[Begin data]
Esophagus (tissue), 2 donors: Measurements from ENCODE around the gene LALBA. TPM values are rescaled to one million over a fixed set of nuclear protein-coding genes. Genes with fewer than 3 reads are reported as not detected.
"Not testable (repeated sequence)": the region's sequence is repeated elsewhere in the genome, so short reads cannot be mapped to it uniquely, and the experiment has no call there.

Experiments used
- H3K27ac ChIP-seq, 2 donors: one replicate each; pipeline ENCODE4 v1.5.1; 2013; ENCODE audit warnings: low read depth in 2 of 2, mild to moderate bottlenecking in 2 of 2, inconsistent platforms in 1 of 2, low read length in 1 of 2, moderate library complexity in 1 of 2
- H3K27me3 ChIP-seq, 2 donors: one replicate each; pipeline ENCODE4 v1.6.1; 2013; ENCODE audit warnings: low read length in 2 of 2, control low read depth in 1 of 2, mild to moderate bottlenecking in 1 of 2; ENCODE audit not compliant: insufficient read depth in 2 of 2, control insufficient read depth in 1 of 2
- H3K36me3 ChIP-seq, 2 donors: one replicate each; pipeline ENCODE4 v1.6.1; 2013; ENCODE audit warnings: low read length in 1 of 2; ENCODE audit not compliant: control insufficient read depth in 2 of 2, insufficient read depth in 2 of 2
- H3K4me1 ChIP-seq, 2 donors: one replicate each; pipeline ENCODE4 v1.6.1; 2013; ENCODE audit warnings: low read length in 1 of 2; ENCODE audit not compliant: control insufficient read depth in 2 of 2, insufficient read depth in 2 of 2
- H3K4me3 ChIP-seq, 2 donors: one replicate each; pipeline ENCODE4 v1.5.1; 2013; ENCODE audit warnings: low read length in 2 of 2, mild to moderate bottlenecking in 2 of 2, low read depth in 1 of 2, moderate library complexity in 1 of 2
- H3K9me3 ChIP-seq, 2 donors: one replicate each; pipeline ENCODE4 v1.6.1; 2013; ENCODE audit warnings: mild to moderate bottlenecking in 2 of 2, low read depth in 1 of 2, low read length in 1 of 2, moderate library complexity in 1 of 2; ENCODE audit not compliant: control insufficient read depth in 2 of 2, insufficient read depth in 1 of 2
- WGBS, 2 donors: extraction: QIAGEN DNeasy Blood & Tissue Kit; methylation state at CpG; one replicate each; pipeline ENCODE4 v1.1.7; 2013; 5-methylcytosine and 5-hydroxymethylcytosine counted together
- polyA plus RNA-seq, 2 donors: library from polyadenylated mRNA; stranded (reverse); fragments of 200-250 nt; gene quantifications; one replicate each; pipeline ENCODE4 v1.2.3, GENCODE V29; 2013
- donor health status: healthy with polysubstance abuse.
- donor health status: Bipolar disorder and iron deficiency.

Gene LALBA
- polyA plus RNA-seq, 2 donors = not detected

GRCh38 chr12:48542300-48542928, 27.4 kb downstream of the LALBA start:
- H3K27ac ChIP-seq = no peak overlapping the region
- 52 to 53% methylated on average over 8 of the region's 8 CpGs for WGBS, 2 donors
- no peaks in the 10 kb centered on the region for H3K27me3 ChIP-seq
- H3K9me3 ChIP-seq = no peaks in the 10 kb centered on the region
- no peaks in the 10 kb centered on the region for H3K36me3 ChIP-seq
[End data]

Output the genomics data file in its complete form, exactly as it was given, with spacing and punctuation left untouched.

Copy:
Esophagus (tissue), 2 donors: Measurements from ENCODE around the gene LALBA. TPM values are rescaled to one million over a fixed set of nuclear protein-coding genes. Genes with fewer than 3 reads are reported as not detected.
"Not testable (repeated sequence)": the region's sequence is repeated elsewhere in the genome, so short reads cannot be mapped to it uniquely, and the experiment has no call there.

Experiments used
- H3K27ac ChIP-seq, 2 donors: one replicate each; pipeline ENCODE4 v1.5.1; 2013; ENCODE audit warnings: low read depth in 2 of 2, mild to moderate bottlenecking in 2 of 2, inconsistent platforms in 1 of 2, low read length in 1 of 2, moderate library complexity in 1 of 2
- H3K27me3 ChIP-seq, 2 donors: one replicate each; pipeline ENCODE4 v1.6.1; 2013; ENCODE audit warnings: low read length in 2 of 2, control low read depth in 1 of 2, mild to moderate bottlenecking in 1 of 2; ENCODE audit not compliant: insufficient read depth in 2 of 2, control insufficient read depth in 1 of 2
- H3K36me3 ChIP-seq, 2 donors: one replicate each; pipeline ENCODE4 v1.6.1; 2013; ENCODE audit warnings: low read length in 1 of 2; ENCODE audit not compliant: control insufficient read depth in 2 of 2, insufficient read depth in 2 of 2
- H3K4me1 ChIP-seq, 2 donors: one replicate each; pipeline ENCODE4 v1.6.1; 2013; ENCODE audit warnings: low read length in 1 of 2; ENCODE audit not compliant: control insufficient read depth in 2 of 2, insufficient read depth in 2 of 2
- H3K4me3 ChIP-seq, 2 donors: one replicate each; pipeline ENCODE4 v1.5.1; 2013; ENCODE audit warnings: low read length in 2 of 2, mild to moderate bottlenecking in 2 of 2, low read depth in 1 of 2, moderate library complexity in 1 of 2
- H3K9me3 ChIP-seq, 2 donors: one replicate each; pipeline ENCODE4 v1.6.1; 2013; ENCODE audit warnings: mild to moderate bottlenecking in 2 of 2, low read depth in 1 of 2, low read length in 1 of 2, moderate library complexity in 1 of 2; ENCODE audit not compliant: control insufficient read depth in 2 of 2, insufficient read depth in 1 of 2
- WGBS, 2 donors: extraction: QIAGEN DNeasy Blood & Tissue Kit; methylation state at CpG; one replicate each; pipeline ENCODE4 v1.1.7; 2013; 5-methylcytosine and 5-hydroxymethylcytosine counted together
- polyA plus RNA-seq, 2 donors: library from polyadenylated mRNA; stranded (reverse); fragments of 200-250 nt; gene quantifications; one replicate each; pipeline ENCODE4 v1.2.3, GENCODE V29; 2013
- donor health status: healthy with polysubstance abuse.
- donor health status: Bipolar disorder and iron deficiency.

Gene LALBA
- polyA plus RNA-seq, 2 donors = not detected

GRCh38 chr12:48542300-48542928, 27.4 kb downstream of the LALBA start:
- H3K27ac ChIP-seq = no peak overlapping the region
- 52 to 53% methylated on average over 8 of the region's 8 CpGs for WGBS, 2 donors
- no peaks in the 10 kb centered on the region for H3K27me3 ChIP-seq
- H3K9me3 ChIP-seq = no peaks in the 10 kb centered on the region
- no peaks in the 10 kb centered on the region for H3K36me3 ChIP-seq